Canada Needs to Grow Up

From the BBC:

Canadian Prime Minister Justin Trudeau has taken a stand on social media against the temporary US ban on refugees and immigration from seven Muslim-majority countries.

One day I hope Canada and Canadians will be able to define themselves on who they are, rather than who they are not. Judging by this statement and others posted by Canadians on social media, this seems beyond them.

Mr Trudeau underscored his government’s commitment to bringing in “those fleeing persecution, terror & war”.

This is the man who praised Fidel Castro and said absolutely nothing when Obama terminated the ‘wet foot, dry foot’ policy which offered sanctuary to Cubans fleeing Communist repression.

Within hours, Mr Trudeau’s tweets had been shared more than 150,000 times.

“Welcome to Canada” also became a trending term in the country.

Mr Trudeau, who gained global attention for granting entry to nearly 40,000 Syrian refugees to Canada over the past 13 months, also sent a pointed tweet that showed him greeting a young refugee at a Canadian airport in 2015.

So far Canadians seem happy with this man-child and his immigration policies. At least, that’s what social media and the mainstream press would have us believe. But then again, I wonder if millions of ordinary Canadians are quietly seething about this and we’ll be seeing Trudeau out on his arse at the next election. He appears to have been elected largely on his looks the first time around.

For all their self-righteous posturing about tolerance, diversity, and their not being like those ghastly Americans they’ve just had a 27 year old French-Canadian social studies student shoot up a mosque in Quebec. Somebody up there needs to start governing properly rather than striking poses at the United States, and that will involve a mature discussion on immigration, its benefits, and drawbacks. Under their current PM I doubt this is even possible.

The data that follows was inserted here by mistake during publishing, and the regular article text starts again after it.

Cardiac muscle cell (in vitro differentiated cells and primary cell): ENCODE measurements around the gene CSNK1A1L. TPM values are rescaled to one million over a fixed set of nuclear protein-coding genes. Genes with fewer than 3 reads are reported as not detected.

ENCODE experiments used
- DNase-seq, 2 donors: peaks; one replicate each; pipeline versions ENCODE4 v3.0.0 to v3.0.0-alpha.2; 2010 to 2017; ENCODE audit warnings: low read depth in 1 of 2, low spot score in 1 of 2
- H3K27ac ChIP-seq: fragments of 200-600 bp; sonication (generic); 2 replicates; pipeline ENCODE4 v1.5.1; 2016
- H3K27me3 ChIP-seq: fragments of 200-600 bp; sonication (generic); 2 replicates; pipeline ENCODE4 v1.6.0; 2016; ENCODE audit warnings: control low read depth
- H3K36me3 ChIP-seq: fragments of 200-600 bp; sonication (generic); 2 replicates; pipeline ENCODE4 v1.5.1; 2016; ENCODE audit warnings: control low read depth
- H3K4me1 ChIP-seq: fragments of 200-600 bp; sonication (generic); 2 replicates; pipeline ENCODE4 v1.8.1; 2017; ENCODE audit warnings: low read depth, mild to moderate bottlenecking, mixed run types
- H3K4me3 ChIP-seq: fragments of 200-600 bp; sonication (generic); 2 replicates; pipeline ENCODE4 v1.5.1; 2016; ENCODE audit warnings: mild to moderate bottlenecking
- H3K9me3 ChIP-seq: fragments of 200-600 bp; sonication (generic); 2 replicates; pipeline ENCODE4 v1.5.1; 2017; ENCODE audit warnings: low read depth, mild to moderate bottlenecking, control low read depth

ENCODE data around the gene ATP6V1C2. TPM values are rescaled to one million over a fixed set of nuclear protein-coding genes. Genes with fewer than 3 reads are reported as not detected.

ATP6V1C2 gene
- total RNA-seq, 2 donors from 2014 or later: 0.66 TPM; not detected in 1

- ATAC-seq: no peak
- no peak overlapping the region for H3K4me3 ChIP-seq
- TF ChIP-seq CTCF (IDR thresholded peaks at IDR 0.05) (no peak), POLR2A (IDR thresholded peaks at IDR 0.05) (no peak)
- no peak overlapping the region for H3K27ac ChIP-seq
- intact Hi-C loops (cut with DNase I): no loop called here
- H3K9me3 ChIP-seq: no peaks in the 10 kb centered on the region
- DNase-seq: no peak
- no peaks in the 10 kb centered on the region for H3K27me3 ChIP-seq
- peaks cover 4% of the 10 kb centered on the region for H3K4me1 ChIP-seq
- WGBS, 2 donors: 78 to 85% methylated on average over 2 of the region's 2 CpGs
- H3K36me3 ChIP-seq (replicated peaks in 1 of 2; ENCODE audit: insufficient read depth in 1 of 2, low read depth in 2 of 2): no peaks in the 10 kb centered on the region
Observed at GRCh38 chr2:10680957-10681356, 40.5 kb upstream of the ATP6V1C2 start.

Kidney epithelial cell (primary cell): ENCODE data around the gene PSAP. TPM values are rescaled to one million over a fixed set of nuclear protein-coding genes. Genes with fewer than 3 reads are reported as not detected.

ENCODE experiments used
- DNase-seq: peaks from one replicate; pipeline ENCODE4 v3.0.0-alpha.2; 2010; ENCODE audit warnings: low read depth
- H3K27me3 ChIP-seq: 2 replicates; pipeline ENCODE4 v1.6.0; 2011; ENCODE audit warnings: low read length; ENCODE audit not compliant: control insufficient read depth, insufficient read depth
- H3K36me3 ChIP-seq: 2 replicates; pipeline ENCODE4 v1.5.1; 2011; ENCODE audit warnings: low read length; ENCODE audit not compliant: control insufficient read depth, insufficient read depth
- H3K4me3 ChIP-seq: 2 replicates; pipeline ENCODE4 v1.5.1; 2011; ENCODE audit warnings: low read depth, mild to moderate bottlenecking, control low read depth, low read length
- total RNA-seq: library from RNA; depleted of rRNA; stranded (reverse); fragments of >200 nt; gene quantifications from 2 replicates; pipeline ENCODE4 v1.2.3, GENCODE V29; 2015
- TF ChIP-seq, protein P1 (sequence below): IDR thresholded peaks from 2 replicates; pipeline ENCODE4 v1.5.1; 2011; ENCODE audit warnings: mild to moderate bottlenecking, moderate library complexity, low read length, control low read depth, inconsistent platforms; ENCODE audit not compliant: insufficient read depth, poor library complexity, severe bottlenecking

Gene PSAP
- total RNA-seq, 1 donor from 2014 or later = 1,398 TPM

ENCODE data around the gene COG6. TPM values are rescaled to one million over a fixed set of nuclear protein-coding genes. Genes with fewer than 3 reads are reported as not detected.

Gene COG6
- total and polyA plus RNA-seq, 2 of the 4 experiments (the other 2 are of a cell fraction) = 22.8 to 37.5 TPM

They suffer for our benefit

Staying with the BBC and its obsession with Trump, we get this article:

Sexual harassment and even violence against female parliamentarians is widespread, a report from a global parliamentary grouping suggests.

Three sentences later we get this, under the subheading “Rape Threats”:

The report from the IPU comes at a time when US Presidential candidate Donald Trump’s comments about his opponent, Hillary Clinton, and his alleged sexual harassment of other women over the years, have been making headlines.

Cute, eh?  Let’s mention Donald Trump – who has not had any complaints of sexual misconduct levelled against him by any female politician – after “rape threats”.  How very clever!  Naturally, the BBC fails to mention Hillary’s husband and that trifling incident involving a White House intern.

It reveals some of the abuse female politicians around the world face while fulfilling their roles in elected positions.

A European member of parliament reported receiving more than 500 threats of rape on Twitter in the space of just four days.

Appalling.  But just for balance, how many rape threats did she get that weren’t via the medium of Twitter?

“In my part of the world… there is all sorts of language that is associated with female parliamentarians,” says Prof Nkandu Luo, currently minister of gender in Zambia.